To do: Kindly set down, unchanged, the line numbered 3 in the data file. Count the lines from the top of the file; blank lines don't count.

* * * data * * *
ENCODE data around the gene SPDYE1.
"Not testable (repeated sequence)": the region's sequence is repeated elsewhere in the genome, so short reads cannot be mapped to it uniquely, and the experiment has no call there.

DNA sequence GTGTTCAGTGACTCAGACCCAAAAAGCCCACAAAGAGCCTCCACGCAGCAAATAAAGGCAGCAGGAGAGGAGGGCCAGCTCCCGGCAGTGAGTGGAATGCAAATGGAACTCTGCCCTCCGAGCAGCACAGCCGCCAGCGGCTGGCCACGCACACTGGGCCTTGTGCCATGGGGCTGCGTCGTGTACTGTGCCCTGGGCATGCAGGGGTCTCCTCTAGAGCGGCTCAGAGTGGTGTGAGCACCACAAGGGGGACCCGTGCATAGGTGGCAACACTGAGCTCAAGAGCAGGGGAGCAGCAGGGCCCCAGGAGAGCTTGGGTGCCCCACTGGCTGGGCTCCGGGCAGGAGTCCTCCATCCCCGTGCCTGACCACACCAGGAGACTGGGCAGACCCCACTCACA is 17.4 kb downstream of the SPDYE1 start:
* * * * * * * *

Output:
DNA sequence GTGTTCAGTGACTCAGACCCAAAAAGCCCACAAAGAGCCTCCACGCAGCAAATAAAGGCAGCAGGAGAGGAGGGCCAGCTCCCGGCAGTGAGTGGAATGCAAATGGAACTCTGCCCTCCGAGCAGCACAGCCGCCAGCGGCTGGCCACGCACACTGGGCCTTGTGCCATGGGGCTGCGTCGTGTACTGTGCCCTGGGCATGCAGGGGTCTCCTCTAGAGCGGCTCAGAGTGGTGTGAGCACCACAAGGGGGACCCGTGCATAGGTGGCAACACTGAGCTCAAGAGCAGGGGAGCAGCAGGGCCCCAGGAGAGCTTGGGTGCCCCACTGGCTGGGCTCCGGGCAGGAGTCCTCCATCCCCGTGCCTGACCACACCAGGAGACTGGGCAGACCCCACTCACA is 17.4 kb downstream of the SPDYE1 start: